Email updates

Keep up to date with the latest news and content from BMC Plant Biology and BioMed Central.

Open Access Research article

Genetic diversity, genetic structure and demographic history of Cycas simplicipinna (Cycadaceae) assessed by DNA sequences and SSR markers

Xiuyan Feng12, Yuehua Wang3 and Xun Gong1*

Author Affiliations

1 Key Laboratory for Plant Diversity and Biogeography of East Asia, Kunming Institute of Botany, Chinese Academy of Sciences, Kunming, China

2 University of Chinese Academy of Sciences, Beijing, China

3 Plant Science Institute, School of Life Sciences, Yunnan University, Kunming, China

For all author emails, please log on.

BMC Plant Biology 2014, 14:187  doi:10.1186/1471-2229-14-187

Published: 12 July 2014



Cycas simplicipinna (T. Smitinand) K. Hill. (Cycadaceae) is an endangered species in China. There were seven populations and 118 individuals that we could collect were genotyped in this study. Here, we assessed the genetic diversity, genetic structure and demographic history of this species.


Analyses of data of DNA sequences (two maternally inherited intergenic spacers of chloroplast, cpDNA and one biparentally inherited internal transcribed spacer region ITS4-ITS5, nrDNA) and sixteen microsatellite loci (SSR) were conducted in the species. Of the 118 samples, 86 individuals from the seven populations were used for DNA sequencing and 115 individuals from six populations were used for the microsatellite study. We found high genetic diversity at the species level, low genetic diversity within each of the seven populations and high genetic differentiation among the populations. There was a clear genetic structure within populations of C. simplicipinna. A demographic history inferred from DNA sequencing data indicates that C. simplicipinna experienced a recent population contraction without retreating to a common refugium during the last glacial period. The results derived from SSR data also showed that C. simplicipinna underwent past effective population contraction, likely during the Pleistocene.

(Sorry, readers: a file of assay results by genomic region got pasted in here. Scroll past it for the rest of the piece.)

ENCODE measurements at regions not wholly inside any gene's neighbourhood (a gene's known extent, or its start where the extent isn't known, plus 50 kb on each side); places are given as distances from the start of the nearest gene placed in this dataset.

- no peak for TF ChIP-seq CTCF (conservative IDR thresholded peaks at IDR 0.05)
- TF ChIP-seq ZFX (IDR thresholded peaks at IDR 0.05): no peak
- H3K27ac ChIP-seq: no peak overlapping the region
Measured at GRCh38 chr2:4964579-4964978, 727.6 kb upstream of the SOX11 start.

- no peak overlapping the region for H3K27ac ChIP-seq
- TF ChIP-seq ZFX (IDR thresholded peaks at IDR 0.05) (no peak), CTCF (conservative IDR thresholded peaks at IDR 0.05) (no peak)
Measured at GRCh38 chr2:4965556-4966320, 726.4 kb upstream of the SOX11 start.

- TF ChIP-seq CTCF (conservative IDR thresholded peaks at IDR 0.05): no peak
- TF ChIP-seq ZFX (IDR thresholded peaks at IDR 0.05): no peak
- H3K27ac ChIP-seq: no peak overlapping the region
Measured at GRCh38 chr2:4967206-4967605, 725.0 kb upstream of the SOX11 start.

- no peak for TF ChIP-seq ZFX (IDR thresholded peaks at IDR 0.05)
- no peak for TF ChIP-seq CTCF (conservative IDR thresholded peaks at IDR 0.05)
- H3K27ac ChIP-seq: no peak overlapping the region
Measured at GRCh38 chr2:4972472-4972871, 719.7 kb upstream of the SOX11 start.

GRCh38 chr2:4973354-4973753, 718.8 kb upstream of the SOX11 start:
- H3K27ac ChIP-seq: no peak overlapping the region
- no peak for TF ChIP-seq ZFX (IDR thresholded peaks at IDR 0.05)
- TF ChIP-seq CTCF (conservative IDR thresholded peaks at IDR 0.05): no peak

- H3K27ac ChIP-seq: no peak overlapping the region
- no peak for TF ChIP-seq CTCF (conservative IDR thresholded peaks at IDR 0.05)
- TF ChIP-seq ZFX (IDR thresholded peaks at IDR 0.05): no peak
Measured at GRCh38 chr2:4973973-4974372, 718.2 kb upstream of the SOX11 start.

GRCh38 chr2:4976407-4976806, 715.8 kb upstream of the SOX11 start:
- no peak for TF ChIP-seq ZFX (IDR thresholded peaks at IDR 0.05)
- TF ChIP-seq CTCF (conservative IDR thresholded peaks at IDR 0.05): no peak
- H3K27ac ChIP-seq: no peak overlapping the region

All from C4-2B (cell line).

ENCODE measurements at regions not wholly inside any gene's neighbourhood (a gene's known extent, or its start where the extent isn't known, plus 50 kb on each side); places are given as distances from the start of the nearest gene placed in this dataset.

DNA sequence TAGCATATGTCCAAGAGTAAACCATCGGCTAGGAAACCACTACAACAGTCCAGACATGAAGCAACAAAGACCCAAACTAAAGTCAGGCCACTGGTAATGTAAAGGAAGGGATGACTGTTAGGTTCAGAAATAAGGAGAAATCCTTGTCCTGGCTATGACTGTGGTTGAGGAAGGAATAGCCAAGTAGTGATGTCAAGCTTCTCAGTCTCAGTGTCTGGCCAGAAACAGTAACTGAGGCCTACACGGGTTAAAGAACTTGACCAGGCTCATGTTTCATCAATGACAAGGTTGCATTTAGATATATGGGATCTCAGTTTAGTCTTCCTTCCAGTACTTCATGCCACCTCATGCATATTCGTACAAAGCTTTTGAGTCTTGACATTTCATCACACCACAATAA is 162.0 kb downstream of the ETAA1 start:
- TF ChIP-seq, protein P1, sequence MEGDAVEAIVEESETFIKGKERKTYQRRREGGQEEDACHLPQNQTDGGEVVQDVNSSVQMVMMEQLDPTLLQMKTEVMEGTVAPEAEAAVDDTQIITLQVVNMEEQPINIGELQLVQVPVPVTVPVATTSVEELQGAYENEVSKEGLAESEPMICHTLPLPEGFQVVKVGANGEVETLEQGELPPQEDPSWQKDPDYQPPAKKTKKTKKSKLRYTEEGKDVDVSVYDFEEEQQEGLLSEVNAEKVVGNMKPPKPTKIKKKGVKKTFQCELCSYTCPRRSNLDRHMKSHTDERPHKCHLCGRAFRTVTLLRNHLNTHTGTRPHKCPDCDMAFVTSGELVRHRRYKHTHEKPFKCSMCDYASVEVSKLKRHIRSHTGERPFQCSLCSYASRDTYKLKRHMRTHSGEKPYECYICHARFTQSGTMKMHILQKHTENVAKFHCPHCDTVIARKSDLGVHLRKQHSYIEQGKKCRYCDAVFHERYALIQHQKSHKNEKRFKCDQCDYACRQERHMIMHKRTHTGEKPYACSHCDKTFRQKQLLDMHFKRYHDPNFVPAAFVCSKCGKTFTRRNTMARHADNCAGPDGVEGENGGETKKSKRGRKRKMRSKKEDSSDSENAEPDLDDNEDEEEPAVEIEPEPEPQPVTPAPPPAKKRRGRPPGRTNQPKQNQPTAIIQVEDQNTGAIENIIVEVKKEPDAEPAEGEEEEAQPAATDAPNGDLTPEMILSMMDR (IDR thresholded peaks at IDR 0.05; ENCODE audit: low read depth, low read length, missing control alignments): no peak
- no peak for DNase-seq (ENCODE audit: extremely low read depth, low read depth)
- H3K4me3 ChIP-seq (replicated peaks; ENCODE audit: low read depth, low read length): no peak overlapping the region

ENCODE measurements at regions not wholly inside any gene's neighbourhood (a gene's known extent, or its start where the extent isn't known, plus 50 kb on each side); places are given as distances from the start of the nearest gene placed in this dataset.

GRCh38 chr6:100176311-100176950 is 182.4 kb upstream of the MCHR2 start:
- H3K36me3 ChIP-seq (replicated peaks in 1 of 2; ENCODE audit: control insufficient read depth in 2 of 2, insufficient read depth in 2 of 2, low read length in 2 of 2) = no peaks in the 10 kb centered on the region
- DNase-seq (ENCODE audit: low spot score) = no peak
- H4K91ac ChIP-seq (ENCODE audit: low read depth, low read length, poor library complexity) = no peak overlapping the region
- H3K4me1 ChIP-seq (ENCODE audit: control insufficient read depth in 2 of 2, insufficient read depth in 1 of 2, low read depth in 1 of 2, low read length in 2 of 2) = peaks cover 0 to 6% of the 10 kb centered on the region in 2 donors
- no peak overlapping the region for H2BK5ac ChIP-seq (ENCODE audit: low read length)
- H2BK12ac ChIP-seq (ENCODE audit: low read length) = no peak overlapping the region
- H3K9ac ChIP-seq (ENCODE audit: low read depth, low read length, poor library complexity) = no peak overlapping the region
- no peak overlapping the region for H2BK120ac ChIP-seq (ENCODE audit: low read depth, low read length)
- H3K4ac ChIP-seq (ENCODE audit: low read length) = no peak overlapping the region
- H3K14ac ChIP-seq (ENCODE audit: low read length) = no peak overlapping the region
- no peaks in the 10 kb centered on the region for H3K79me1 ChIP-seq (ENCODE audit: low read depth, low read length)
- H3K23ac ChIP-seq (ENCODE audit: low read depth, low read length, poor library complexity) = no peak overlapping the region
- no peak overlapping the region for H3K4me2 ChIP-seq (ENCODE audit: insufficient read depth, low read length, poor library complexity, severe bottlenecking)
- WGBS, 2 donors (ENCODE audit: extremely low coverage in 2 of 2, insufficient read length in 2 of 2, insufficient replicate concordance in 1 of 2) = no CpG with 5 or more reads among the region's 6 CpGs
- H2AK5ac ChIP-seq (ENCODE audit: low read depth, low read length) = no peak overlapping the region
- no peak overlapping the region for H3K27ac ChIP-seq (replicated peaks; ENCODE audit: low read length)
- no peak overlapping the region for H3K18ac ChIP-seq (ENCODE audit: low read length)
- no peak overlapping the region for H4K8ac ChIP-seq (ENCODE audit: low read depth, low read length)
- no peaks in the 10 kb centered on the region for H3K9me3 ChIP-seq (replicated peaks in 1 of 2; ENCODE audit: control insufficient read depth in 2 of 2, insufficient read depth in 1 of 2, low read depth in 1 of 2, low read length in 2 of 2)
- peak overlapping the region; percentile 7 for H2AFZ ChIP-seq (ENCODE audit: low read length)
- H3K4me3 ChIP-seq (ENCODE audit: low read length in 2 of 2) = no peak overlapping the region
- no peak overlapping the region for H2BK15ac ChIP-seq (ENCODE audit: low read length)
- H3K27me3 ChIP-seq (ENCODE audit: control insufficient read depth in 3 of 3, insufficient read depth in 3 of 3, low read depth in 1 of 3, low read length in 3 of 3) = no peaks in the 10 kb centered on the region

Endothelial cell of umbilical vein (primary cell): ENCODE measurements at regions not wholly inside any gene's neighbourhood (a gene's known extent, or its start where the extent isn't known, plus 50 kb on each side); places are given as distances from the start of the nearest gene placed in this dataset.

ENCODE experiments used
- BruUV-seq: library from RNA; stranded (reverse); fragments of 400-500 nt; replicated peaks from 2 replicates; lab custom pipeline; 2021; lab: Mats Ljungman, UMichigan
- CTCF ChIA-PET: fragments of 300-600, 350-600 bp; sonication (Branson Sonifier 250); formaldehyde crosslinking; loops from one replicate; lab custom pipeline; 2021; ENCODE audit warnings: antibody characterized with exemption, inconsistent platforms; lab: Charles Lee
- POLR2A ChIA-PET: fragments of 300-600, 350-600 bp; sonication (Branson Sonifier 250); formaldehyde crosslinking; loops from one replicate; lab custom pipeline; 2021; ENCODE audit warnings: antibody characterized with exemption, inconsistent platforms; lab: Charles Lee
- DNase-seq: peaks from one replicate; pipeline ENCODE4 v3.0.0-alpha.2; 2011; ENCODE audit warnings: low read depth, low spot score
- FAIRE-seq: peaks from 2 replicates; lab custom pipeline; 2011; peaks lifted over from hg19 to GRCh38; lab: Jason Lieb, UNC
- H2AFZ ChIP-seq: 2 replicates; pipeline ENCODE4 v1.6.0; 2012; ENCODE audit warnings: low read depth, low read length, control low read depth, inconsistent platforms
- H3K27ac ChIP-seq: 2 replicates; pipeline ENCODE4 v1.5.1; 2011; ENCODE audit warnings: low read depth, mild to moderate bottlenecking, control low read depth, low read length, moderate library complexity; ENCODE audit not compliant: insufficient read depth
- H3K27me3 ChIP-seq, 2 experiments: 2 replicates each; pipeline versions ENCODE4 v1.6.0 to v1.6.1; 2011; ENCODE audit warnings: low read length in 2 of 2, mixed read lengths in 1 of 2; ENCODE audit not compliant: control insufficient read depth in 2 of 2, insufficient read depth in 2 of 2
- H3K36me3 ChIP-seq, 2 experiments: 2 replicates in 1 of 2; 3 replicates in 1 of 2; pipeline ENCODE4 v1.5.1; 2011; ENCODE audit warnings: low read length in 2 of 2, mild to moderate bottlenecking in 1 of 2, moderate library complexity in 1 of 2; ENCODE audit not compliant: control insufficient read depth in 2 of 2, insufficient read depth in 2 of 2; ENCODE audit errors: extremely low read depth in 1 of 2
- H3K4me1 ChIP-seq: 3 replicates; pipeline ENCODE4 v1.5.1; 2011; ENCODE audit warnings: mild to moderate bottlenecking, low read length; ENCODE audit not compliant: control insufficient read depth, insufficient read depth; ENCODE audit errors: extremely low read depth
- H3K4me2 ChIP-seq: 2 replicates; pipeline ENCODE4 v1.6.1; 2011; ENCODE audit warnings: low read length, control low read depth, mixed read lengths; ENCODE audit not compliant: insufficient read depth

Some genetic features of C. simplicipinna such as having high genetic differentiation among the populations, a clear genetic structure and a recent population contraction could provide guidelines for protecting this endangered species from extinction. Furthermore, the genetic features with population dynamics of the species in our study would help provide insights and guidelines for protecting other endangered species effectively.

Cycas simplicipinna; Pleistocene; Genetic differentiation; Population contraction; In situ; Ex situ conservation